Gregory was the only male in the Hadrick Women’s Mental Institute. He was a burly nurse of about six foot six, heaving several bowling balls worth of excess weight around his stomach, and in his fifteen years as a professional carer he had committed many crimes.
It was a normal day at the asylum. Gregory padded up the shiny white floors – so clean they were sticky – and he entered Gina’s room. She was in bed, duvet wrapped around her bare feet, cheek squished against an exposed mattress spring. Gregory poked her nose with his plimsoll. She sat upright and rubbed her eyes with her fists. She received the milk, the buttered toast and double the number of pills she’d been prescribed.
‘I can’t remember anything,’ Gina moaned. ‘Not even yesterday. Gregory, do me a solid, tell me what happened to me last night or, God damn it, I’ll end it all. Life’s not worth living if you can’t remember last night’s Yorkshire pudding.’
Gregory sniffed and shrugged.
‘What if I just stopped taking the pills Gregory?’’
‘That would just be stupid.’
‘Wild stupid. My vagina feels weird.’
‘I don’t… Need to…’
‘Something’s not right. Something’s been in it, I’m pretty sure. I need to know.’
‘Um? Forget about it?’
‘I’ve got a vibe, man, and I can’t let this one slide!’
Gregory decided not to indulge Gina any further and finished off the rest of his rounds. The other girls were maudlin, grey and placid. They ate the food that made them fat, and the overdose of pills that made them pliable. They didn’t struggle.
Visiting hours came, and Gina met with Jackie, someone she’d befriended in Hadrick a year ago. They sat by the expansive window, far away from reception, as Gregory was there analysing their every move, chewing on a soggy pencil rubber.
‘I broke into Gregory’s home. He has mother issues,’ Jackie whispered, ‘serious mother issues. He has shrines to her, pictures everywhere, dresses laid out on chairs and beds. He sleeps next to her ashes. He’s an acid freak too. That’s how we get him.’
An hour later, Jackie skirted around Gregory, eyes locked to the floor, and exited the building. Gregory turned his gaze to Gina, who was chugging on a cigarette in the smoking cage, peeking out of the corner of her eyes, sussing Gregory up, hatching a plan.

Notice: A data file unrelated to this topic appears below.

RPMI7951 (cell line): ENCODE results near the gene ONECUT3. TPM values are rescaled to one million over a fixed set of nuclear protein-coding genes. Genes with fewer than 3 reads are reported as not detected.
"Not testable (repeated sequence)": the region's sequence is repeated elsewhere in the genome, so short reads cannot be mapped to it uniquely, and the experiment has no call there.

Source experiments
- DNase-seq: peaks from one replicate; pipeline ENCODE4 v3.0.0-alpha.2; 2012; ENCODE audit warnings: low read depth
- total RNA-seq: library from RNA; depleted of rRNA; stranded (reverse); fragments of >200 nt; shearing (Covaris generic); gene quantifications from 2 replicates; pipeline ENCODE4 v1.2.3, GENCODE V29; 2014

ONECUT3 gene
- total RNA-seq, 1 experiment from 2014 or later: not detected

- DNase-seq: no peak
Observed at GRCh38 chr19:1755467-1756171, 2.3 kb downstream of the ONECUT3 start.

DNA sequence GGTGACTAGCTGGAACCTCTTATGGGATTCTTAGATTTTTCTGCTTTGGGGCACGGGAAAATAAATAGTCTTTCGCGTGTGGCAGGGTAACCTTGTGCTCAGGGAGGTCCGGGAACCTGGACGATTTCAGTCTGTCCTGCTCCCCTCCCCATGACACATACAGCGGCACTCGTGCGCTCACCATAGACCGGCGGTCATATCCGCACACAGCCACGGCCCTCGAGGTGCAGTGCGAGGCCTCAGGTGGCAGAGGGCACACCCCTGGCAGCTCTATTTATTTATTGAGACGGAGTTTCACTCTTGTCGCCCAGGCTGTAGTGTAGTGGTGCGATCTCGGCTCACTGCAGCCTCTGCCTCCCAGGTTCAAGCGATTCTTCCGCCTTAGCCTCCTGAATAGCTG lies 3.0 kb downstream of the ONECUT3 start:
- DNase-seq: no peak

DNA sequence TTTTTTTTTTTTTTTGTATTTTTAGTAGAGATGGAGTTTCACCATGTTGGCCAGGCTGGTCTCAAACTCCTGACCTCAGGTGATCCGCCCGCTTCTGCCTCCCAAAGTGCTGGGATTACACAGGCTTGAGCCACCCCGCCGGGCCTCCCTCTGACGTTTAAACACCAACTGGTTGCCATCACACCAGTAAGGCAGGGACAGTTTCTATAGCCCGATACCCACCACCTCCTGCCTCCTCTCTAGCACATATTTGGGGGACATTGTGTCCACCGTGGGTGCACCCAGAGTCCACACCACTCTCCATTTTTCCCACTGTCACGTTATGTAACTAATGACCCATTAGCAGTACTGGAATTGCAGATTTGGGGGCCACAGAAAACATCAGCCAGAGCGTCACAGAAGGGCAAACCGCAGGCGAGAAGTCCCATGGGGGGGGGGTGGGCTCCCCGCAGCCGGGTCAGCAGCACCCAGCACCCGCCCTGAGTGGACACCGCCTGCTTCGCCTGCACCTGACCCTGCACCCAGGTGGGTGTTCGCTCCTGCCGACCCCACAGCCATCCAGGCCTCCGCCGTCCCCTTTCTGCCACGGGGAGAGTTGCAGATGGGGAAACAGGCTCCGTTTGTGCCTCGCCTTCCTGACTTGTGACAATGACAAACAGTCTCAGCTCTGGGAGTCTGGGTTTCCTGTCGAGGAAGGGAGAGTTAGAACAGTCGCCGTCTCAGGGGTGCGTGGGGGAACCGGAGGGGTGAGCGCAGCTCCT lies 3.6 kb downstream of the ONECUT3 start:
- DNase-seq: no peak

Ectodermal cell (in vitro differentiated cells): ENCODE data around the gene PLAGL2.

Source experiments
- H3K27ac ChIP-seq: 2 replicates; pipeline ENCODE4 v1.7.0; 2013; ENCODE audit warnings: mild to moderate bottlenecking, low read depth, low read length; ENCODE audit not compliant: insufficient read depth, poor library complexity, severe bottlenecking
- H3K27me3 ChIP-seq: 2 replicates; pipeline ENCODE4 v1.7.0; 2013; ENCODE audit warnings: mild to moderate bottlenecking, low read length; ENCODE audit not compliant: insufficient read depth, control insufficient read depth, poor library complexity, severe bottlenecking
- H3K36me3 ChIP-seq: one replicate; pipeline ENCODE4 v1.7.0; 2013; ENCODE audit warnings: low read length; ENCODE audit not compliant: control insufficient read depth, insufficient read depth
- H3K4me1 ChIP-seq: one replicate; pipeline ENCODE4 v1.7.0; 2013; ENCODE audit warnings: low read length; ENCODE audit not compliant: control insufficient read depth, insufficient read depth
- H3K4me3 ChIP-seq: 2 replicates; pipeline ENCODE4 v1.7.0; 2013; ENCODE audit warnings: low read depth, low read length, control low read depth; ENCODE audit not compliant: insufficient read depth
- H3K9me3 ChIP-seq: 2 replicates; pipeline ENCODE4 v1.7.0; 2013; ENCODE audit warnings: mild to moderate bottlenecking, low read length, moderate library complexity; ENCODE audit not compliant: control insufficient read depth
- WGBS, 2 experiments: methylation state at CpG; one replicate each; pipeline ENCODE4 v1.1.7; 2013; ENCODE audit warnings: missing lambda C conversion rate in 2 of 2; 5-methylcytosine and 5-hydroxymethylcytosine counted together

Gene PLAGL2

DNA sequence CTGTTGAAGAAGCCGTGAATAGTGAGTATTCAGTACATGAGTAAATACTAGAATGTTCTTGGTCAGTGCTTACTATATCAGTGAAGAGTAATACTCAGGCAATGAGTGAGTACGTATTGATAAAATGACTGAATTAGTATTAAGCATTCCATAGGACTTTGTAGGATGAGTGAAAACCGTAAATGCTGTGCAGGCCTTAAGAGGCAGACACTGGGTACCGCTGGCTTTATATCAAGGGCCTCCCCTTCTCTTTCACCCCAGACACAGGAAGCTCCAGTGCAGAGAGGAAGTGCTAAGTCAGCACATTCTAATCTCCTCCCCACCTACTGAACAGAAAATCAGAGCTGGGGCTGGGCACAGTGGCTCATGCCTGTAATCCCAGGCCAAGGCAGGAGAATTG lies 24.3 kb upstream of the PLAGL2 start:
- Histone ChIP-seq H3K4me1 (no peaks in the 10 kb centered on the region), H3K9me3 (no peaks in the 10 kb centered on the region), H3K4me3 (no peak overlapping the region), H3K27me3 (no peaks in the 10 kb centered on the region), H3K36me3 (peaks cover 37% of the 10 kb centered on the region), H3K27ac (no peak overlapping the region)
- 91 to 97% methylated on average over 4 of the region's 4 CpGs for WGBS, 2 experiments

That night Gina felt the thick velvet fog descend upon her – the consequence of the obscene amount of pills she’d been swallowing. But tonight would be different. Jackie had slipped her some poppers and the pungent effulgent rocked her mind enough to stay alert through the night – with the added bonus of making her bowels a little more carefree.
At the strike of two in the morning Gina heard the squeaking of trainers on linoleum. In the light from the lamp by reception, Gina watched as Gregory bore down upon her singing ‘The Yellow Submarine’ and smelling of pork scratchings.
Gregory flung Gina’s duvet off her and drooled. He began to undress her.
‘Come to Matka, lovely baby boy,’ Gina said.
‘Matka?’ Gregory said, dumbstruck. ‘Mamma?’
‘Yes baby, don’t look at me, what we are about to do is shameful but nevertheless – we must. Our love shall be anointed.’’
Gregory stepped back and covered his eyes with his arm.
‘I want to mamma, so have I missed you. But I’m afraid. Can this really be true? No, it can’t be. Maybe I’m losing my mind. I am on a helluva lot of acid.’
‘If you can’t please your mother then who can you please?’
‘Please Matka, I’m very confused.’
‘Make love to me now, or may Beelzebub eat your soul!’
Gregory began to cry and, keeping his eyes shielded, stumbled out of Gina’s room.
The next day Nurse Fold gathered the girls by the sofas next to the TV and told them Gregory would be absent for a short while and she would now be in charge.
As Nurse Fold started to dole out the day’s pills, Gina made a beeline for her and smashed the tablets out of their containers causing them to scatter to the floor.
‘I dare you to pick them up,’ Gina said. ‘I dare you. From now on I’m in charge, otherwise I’ll expose you for letting Gregory get away with what he did to us.’
Days passed and the girls still refused their pills. They tuned into MTV and danced on the sofas. They smoked joints in the dining room and stubbed their roaches out in their mashed potatoes. Gina was high as hell and jumped onto her friend’s back like a footballer who’d scored a goal, and shouted, ‘You can’t stop us, we’ve got too much spunk in our veins! Knock us down, we’ll just come back for more!’
And then things turned religious. Many of the girls recited babbling scripture – making the sign of the cross after every sentence they spoke. A week off the pills and the fights broke out. Girls made weapons from toothbrushes and plastic spoons. They picked sides.
Then time stopped.
One of the girls killed a nurse. She slit her throat with a shiv. The nurse had refused to bow down to the girl who claimed to be the new messiah. In the hours that followed, before security bulldozed their way through the doors – blocked by chairs and beds -everyone, including Gina, quickly sobered and saw things clearly. They were nobodies. They had nothing, never did. Who could blame them for thinking they were gods, who could blame them for wanting to live large for once in their lives?
As Gina was tackled to the ground by security, she saw light sweeping through the hospital hallways – a kingdom of light. She’d never felt so alive and she knew life would never be so wondrous again. She was ready to go back on the pills.
Tim Frank specialises in the comic, the dark and the surreal. He has written a semi-autobiographical novel, Devil in my Veins, and is currently writing a sci-fi thriller novel.